Category Archives: Former Lab Members

Glycosyltransferases from Oat (Avena) Implicated in the Acylation of Avenacins

Amorn Owatworakit ; Belinda Townsend ; Thomas Louveau ; Helen Jenner ; Martin Rejzek ; Richard K. Hughes ; Gerhard Saalbach ; Xiaoquan Qi ; Saleha Bakht ; Abhijeet Deb Roy ; Sam T. Mugford ; Rebecca J. M. Goss ; Robert A. Field ; Anne Osbourn

J Biol Chem 2013, 288 (6) 3696-3704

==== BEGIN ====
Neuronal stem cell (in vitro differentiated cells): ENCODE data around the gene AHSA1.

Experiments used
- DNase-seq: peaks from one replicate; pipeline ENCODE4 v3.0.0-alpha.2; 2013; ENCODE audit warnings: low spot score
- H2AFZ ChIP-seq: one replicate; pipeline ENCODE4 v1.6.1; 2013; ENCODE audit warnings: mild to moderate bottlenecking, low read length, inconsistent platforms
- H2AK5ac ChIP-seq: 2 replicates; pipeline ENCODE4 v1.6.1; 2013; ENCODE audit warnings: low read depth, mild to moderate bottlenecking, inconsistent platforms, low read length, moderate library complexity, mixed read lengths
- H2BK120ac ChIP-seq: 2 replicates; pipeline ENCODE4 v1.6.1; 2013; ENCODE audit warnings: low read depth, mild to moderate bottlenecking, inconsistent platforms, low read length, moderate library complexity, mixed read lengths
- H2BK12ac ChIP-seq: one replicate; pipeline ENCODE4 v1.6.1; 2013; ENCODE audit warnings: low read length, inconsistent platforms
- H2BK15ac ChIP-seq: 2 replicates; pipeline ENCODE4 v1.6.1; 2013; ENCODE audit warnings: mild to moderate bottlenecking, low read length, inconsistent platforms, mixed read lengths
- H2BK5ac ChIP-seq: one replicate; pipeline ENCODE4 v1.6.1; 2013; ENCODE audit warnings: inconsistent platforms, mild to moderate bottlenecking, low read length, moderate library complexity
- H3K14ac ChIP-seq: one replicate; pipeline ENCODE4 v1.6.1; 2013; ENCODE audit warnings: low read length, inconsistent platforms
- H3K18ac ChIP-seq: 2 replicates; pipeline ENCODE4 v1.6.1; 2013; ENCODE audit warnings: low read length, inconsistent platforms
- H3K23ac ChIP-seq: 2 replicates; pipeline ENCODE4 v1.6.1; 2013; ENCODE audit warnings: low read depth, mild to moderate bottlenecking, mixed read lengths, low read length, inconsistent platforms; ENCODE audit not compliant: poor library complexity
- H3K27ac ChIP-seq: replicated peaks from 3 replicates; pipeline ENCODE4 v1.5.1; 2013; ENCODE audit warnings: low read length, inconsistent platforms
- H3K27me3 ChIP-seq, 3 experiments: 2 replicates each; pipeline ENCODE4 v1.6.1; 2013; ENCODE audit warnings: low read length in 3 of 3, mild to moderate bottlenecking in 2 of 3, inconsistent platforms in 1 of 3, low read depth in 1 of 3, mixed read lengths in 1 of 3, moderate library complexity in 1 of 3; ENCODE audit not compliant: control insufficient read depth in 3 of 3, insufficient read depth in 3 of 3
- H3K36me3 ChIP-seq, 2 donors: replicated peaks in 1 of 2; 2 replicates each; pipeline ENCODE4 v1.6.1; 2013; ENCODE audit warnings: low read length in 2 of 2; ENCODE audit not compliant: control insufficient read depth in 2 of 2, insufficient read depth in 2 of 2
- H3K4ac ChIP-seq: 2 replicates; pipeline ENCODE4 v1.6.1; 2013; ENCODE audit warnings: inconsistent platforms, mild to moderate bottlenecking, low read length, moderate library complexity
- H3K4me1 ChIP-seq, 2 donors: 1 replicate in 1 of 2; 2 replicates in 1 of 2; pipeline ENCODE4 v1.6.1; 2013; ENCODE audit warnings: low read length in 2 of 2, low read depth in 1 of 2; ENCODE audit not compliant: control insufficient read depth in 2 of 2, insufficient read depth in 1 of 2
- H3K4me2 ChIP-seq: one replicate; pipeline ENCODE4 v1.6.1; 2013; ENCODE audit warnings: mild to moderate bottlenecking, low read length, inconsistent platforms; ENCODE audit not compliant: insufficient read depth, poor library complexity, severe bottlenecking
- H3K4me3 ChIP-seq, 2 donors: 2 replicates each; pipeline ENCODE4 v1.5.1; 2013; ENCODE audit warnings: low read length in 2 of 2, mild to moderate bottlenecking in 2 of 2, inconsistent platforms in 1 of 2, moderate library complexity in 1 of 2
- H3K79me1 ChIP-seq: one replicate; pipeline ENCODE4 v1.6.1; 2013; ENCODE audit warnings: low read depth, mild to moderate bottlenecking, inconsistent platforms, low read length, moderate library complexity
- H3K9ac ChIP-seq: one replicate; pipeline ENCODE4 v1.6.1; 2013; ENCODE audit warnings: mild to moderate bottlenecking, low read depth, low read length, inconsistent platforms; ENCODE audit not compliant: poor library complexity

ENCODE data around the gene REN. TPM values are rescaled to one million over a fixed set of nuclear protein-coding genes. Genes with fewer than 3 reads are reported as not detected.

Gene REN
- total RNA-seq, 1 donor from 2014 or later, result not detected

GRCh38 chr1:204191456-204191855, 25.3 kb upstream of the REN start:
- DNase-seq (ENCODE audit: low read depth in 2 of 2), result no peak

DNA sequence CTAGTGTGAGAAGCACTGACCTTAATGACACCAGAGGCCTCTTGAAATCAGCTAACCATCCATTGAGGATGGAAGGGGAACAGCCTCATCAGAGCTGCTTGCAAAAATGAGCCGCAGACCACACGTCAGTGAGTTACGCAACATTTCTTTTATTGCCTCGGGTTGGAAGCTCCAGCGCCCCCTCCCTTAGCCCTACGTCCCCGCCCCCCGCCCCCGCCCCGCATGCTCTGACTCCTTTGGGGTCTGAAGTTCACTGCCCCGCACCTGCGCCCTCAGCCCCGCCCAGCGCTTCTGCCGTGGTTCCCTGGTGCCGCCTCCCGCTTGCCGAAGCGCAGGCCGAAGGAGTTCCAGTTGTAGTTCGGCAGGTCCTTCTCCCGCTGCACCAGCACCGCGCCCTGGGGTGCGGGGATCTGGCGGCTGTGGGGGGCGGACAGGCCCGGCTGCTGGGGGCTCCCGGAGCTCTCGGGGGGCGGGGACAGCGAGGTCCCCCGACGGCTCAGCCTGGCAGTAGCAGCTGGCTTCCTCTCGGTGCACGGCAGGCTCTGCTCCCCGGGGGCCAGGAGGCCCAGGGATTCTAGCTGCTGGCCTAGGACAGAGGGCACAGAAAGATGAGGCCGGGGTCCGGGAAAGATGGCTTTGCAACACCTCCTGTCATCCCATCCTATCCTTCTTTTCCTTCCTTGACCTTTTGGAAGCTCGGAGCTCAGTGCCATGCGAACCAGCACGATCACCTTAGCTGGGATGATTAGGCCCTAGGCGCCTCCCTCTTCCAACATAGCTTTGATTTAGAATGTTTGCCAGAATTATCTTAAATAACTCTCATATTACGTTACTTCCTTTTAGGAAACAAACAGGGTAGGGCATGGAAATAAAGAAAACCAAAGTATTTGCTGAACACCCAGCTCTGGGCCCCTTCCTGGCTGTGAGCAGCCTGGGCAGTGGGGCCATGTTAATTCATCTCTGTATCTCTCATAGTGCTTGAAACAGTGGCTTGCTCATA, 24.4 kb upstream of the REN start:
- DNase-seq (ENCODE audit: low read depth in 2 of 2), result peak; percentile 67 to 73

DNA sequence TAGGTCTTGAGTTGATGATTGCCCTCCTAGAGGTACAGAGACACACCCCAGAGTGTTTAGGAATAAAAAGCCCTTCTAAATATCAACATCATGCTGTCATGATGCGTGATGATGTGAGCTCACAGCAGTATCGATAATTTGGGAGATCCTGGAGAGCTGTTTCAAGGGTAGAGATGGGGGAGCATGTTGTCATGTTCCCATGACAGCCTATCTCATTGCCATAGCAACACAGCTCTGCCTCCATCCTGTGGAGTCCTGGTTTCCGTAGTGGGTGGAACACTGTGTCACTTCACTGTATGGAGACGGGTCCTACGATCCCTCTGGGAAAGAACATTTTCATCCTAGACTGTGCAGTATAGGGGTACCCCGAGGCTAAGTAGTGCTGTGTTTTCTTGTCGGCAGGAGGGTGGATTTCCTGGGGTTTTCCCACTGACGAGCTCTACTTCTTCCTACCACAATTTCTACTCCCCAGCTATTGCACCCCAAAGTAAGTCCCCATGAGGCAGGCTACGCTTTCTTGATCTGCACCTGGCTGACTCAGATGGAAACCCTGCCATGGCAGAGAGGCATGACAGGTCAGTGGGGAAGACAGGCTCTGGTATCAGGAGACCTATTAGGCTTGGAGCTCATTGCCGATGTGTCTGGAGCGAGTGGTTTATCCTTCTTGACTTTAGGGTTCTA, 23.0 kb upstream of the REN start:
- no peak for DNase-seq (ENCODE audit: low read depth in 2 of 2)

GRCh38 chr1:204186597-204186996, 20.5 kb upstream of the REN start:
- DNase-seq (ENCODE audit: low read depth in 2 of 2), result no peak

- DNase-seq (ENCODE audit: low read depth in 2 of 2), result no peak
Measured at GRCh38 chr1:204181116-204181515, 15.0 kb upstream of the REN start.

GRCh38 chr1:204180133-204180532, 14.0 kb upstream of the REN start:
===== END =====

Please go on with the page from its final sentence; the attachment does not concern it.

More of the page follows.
Plants produce a huge array of specialized metabolites that have important functions in defense against biotic and abiotic stresses. Many of these compounds are glycosylated by family 1 glycosyltransferases (GTs). Oats (Avenaspp.) make root-derived antimicrobial triterpenes (avenacins) that provide protection against soil-borne diseases. The ability to synthesize avenacins has evolved since the divergence of oats from other cereals and grasses. The major avenacin, A-1, is acylated with N-methylanthranilic acid. Previously, we have cloned and characterized three genes for avenacin synthesis (for the triterpene synthase SAD1, a triterpene-modifying cytochrome P450 SAD2, and the serine carboxypeptidase-like acyl transferase SAD7), which form part of a biosynthetic gene cluster. Here, we identify a fourth member of this gene cluster encoding a GT belonging to clade L of family 1 (UGT74H5), and show that this enzyme is anN-methylanthranilic acid O-glucosyltransferase implicated in the synthesis of avenacin A-1. Two other closely related family 1 GTs (UGT74H6 and UGT74H7) are also expressed in oat roots. One of these (UGT74H6) is able to glucosylate both N-methylanthranilic acid and benzoic acid, whereas the function of the other (UGT74H7) remains unknown. Our investigations indicate that UGT74H5 is likely to be key for the generation of the activated acyl donor used by SAD7 in the synthesis of the major avenacin, A-1, whereas UGT74H6 may contribute to the synthesis of other forms of avenacin that are acylated with benzoic acid.